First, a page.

Mr. PRESSMAN. In later years I may have met him socially, because as I recall his wife was secretary for some union, and I may have seen him on social occasions, but I had no organizational relationship with him.
Mr. TAVENNER. Where were those meetings held?
Mr. PRESSMAN. Usually at our respective homes sometimes at someplace other than our respective homes maybe once or twice elsewhere. The incident would not stand out in my recollection particularly.
Mr. TAVENNER. To whom did you pay your Communist Party dues?
Mr. PRESSMAN. Usually the person who came and delivered our literature would accept our dues.
Mr. TAVENNER. Did you pay dues only twice during that year?
Mr. PRESSMAN. No. Harold Ware would come down more frequently, obviously.
Mr. TAVENNER. Then who were the persons to whom you paid your Communist Party dues?
Mr. PRESSMAN. I have just stated, Harold Ware, and Peters on the occasion he came down.
Mr. TAVENNER. Where there any others?
Mr. TAVENNER. Who were the officials of this group or cell to which you belonged?
Mr. PRESSMAN. We had no officials. It was just a group.
Mr. TAVENNER. Was there not a leader of that group, or someone in charge?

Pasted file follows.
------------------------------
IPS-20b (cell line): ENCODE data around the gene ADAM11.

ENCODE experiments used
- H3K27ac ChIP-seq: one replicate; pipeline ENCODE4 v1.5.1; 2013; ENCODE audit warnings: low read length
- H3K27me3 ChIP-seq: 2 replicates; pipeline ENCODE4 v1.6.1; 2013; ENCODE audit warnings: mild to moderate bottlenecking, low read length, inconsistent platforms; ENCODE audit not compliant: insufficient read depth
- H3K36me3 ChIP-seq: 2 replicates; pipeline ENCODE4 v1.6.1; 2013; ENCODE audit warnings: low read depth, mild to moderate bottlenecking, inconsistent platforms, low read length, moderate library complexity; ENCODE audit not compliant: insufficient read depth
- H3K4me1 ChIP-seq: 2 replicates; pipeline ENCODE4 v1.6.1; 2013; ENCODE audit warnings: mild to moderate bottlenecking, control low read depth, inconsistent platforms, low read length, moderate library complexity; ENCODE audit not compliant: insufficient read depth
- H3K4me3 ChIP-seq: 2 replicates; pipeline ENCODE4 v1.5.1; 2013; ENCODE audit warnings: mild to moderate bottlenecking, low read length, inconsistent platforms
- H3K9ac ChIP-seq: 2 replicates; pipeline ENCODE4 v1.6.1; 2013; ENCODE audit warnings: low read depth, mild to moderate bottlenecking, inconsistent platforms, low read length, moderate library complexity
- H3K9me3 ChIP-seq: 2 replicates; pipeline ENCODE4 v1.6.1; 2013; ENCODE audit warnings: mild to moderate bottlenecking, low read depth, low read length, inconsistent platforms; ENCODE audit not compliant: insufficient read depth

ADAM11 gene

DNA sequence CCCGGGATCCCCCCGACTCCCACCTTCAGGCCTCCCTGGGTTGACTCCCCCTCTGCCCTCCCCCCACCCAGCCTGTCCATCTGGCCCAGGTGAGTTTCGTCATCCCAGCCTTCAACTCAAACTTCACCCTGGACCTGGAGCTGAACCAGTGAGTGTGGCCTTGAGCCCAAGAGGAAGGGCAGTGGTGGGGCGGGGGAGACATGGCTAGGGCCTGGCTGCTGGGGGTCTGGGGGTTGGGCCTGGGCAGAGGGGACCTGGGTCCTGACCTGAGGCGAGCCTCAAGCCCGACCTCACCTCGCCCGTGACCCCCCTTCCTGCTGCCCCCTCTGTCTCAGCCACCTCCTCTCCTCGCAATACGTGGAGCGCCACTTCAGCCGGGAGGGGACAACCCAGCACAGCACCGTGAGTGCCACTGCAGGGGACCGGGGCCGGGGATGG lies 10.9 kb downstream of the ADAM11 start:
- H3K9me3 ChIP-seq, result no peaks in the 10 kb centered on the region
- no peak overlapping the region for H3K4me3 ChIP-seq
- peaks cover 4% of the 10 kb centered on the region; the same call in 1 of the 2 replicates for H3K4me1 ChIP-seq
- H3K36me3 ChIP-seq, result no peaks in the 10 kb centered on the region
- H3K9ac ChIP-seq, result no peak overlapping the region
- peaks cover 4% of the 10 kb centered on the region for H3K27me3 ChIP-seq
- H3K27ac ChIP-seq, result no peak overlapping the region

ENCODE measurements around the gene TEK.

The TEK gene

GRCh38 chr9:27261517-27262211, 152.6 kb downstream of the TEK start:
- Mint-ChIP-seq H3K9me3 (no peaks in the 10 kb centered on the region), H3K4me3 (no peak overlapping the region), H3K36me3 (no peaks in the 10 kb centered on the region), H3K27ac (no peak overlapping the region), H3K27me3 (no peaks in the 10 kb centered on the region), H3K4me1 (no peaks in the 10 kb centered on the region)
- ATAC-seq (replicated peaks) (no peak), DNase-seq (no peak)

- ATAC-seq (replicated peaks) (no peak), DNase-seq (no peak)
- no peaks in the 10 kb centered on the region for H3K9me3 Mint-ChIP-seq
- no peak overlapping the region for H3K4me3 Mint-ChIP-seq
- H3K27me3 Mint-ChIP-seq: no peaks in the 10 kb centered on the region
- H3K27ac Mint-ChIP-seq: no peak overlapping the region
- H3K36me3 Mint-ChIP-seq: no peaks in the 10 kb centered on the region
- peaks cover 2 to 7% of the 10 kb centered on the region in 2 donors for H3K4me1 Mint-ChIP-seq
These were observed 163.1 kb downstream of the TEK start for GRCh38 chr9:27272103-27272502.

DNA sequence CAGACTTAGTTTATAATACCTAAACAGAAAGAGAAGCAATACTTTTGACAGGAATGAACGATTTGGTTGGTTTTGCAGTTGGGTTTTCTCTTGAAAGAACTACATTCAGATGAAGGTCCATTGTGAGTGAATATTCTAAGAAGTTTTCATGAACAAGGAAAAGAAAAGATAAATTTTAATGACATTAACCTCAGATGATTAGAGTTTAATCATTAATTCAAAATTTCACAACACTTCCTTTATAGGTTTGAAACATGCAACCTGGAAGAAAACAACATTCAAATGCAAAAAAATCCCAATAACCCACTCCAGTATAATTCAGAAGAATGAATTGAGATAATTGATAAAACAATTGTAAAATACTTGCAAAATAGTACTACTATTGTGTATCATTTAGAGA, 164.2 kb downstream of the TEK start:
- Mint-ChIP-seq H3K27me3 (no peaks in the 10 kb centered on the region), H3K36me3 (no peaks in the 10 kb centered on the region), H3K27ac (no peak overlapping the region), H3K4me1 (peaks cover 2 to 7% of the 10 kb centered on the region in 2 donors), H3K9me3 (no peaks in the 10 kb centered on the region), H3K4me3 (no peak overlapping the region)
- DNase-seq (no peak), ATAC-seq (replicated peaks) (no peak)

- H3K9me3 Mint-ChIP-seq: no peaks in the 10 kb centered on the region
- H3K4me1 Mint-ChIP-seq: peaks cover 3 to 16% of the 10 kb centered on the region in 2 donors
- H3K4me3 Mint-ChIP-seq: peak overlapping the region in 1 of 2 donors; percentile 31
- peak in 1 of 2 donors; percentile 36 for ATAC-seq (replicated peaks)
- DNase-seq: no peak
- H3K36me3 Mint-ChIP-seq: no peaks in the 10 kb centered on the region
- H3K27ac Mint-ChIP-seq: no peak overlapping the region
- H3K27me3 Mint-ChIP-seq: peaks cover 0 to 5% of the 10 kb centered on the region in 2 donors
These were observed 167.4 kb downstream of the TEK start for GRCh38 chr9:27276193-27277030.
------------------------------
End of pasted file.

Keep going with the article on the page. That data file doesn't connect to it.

Mr. PRESSMAN. There was absolutely no leader. We were a group. However, it may make a much more colorful story for me to talk about leaders, but giving you facts, this is precisely what occurred we were a group. If there was a task to perform, one individual would be assigned to that task, such as receiving literature. If there were dues to be collected, an individual would be assigned to the task of collecting dues. It would be left to the discretion of an individual to call the next meeting and arrange whether it would be at my home or at the home of another member. That is the way it worked out during the period I was in the group.
Mr. TAVENNER. You spoke of assignments being given to various ones to do certain jobs. Who made the assignments?
Mr. PRESSMAN. I observe the note of surprise, in the voice of counsel, regarding the functioning of this group, and I take it that appears because of a highly different type of discussion of the operation of the group that may have been furnished here by Mr. Chambers, for example.
I make two points: First, Mr. Chambers, nowhere in the entire record, to my knowledge – I may be wrong about this I haven’t studied the record as carefully as possibly counsel for the committee has done – to my knowledge Mr. Chambers does not once state that he attended the meetings and met me at any meeting of the group. There was always the inference he knew of us as a group, but not that he met me at the meetings.
Secondly, to show you how inaccuracies can develop, on page 576 of the record of the proceedings of this committee, you will find an exchange between Mr. Chambers and Mr. Hebert. Mr. Chambers I quote first:
After I had been in Washington a while it was very clear that some of the members of these groups were going places in the Government.